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Rugby World Cup 2011
New Zealand and France set for RWC re-match
Scrum.com
December 1, 2008
New Zealand captain, Richie McCaw poses for the cameras following the the IRB Rugby World Cup 2011 Pool Allocation Draw at Tower Bridge in London, England on December 1, 2008.
All Blacks skipper Richie McCaw poses for the cameras after today's Rugby World Cup Pool Draw © Getty Images
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The All Blacks have the opportunity to start the 2011 Rugby World Cup the way they finished the last edition of the sport's global spectacle - although in three years time a loss to France at Eden Park will not necessarily prove fatal.

New Zealand drew their Cup nemesis when the tournament's four pools were allocated today after New Zealand Rugby Union chairman Jock Hobbs drew both powerhouses in Pool A. Hobbs smiled, though not ruefully, as the All Blacks were placed up against the team responsible for sensationally halting New Zealand's title bid at the quarterfinal stage at Cardiff in October last year.

Of course, the Tricolores also thwarted New Zealand at Twickenham in the 1999 semifinal though once the pool match is completed, they cannot meet France again until the final -- in what would be a rematch of the inaugural tournament's conclusion in 1987, New Zealand's only success. The draw and venue allocation will not be finalised until mid-March but it seems likely the All Blacks and France will open the tournament on September 7 in Auckland.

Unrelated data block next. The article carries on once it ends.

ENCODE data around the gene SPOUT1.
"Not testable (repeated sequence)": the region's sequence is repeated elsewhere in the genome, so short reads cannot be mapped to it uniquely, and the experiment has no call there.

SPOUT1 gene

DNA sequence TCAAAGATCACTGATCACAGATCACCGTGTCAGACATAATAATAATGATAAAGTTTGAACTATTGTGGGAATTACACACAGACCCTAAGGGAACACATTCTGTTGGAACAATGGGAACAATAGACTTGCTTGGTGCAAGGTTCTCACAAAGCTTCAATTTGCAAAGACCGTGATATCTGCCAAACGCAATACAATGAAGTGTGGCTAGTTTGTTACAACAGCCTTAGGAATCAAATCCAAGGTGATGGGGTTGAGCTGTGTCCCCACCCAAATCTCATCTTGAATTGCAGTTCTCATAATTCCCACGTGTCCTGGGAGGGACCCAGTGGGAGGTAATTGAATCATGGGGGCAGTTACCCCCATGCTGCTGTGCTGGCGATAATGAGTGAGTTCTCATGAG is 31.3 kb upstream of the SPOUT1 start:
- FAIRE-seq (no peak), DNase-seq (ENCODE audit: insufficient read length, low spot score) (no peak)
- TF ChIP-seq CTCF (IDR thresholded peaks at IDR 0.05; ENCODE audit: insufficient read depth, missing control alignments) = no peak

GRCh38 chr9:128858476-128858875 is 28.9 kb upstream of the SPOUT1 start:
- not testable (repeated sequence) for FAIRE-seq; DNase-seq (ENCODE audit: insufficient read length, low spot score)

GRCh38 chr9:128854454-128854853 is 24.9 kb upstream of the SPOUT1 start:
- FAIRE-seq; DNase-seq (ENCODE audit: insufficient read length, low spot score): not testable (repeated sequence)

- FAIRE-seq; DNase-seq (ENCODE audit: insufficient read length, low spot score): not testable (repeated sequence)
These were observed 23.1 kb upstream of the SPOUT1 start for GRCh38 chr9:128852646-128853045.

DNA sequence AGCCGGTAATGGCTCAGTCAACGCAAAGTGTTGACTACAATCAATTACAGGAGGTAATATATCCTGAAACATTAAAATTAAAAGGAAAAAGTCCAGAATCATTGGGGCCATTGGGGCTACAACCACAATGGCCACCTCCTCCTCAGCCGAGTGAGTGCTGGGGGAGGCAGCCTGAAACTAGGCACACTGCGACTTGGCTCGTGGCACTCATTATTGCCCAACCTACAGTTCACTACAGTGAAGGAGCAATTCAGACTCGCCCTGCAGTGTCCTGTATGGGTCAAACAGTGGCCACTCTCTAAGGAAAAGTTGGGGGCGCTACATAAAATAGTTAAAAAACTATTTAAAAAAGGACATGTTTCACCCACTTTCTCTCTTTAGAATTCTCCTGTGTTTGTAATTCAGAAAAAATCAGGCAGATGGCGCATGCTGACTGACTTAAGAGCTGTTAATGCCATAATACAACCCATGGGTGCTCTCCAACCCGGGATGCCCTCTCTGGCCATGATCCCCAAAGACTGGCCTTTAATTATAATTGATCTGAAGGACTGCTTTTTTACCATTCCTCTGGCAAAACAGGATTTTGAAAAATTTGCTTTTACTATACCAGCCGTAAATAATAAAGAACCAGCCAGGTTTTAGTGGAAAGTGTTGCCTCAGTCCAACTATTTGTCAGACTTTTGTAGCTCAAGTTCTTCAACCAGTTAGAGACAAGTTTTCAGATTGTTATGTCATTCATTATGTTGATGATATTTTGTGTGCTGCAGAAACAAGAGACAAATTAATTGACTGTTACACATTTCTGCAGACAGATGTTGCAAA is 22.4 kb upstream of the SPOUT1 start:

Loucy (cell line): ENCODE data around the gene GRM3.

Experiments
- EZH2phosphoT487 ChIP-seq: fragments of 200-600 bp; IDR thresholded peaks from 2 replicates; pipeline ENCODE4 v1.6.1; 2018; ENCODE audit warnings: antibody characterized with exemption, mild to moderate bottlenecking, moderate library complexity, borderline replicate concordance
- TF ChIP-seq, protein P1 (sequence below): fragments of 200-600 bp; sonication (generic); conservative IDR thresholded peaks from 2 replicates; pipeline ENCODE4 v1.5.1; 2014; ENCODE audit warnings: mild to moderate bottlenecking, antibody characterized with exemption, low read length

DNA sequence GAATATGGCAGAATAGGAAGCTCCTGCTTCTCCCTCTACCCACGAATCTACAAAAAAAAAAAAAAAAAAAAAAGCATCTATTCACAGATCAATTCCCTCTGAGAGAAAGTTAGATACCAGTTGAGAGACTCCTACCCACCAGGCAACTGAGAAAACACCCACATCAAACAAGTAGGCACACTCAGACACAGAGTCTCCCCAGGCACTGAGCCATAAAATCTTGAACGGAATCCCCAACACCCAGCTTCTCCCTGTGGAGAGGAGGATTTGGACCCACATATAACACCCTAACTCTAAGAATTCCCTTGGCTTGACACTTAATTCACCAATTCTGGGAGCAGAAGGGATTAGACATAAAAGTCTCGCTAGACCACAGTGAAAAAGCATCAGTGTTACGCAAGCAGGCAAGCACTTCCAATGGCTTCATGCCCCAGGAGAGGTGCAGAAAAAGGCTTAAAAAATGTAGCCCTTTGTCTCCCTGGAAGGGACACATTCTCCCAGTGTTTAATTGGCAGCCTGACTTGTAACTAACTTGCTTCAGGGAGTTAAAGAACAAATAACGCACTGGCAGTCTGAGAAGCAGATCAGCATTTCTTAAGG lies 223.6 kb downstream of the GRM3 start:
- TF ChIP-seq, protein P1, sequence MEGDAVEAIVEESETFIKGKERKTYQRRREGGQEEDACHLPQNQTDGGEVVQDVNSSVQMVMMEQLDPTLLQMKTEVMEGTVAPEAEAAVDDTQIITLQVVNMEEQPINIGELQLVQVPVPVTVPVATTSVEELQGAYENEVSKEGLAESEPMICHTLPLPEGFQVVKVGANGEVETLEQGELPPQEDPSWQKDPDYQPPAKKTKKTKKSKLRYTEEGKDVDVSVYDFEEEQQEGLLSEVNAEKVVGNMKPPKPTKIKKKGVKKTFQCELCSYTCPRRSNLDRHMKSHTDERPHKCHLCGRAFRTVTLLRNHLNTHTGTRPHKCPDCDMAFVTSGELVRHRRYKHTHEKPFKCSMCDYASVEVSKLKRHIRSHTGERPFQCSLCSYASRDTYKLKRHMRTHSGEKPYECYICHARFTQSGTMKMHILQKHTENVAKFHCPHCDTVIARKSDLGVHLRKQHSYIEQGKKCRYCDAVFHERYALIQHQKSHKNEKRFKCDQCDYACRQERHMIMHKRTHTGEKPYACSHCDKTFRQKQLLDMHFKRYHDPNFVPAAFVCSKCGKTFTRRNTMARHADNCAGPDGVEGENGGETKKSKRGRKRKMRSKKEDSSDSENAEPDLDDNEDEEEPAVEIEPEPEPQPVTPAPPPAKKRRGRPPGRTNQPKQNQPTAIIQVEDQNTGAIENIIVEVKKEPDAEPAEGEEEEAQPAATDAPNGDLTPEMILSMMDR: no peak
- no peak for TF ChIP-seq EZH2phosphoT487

A match-up rich in historical significance seems the logical starting point although tournament organiser Rugby New Zealand 2011's (RNZ2011) recommendations have to be rubber-stamped by the International Rugby Board's (IRB) competition overseer Rugby World Cup Ltd.

"In many ways it adds a potential edge," Hobbs said. "I can see real advantages in starting the tournament in that fashion -- given the strong historical relationship we have with French rugby."

Tonga, and yet to be determined qualifiers from the Americas and Asia also comprise New Zealand's pool though obviously the French connection was a major talking point once the Hobbs and IRB chairman Bernard Lapasset allocated 20 nations to four groups.

All Blacks coach Graham Henry and captain Richie McCaw attended the function inside Tourism New Zealand's giant inflatable rugby ball at Tower Bridge, and afterwards the pair were asked only about the French once their fate was known.

"I guess my first thought was `that's what the talk will be about -- what happened last time'," said McCaw, the captain when New Zealand were upset 20-18 at the Millennium Stadium. Because of that there'll be a bit more intrigue about the match."

Henry, who was celebrating the All Blacks' Grand Slam barely than 24 hours ago, was soon reminded of the darkest day of his coaching career and responded wryly.

"It's nice to get them in a pool game where not everything depends on winning," he smiled. "It seems strange really just finishing a European tour and the day after you're talking about a tournament that's three years away."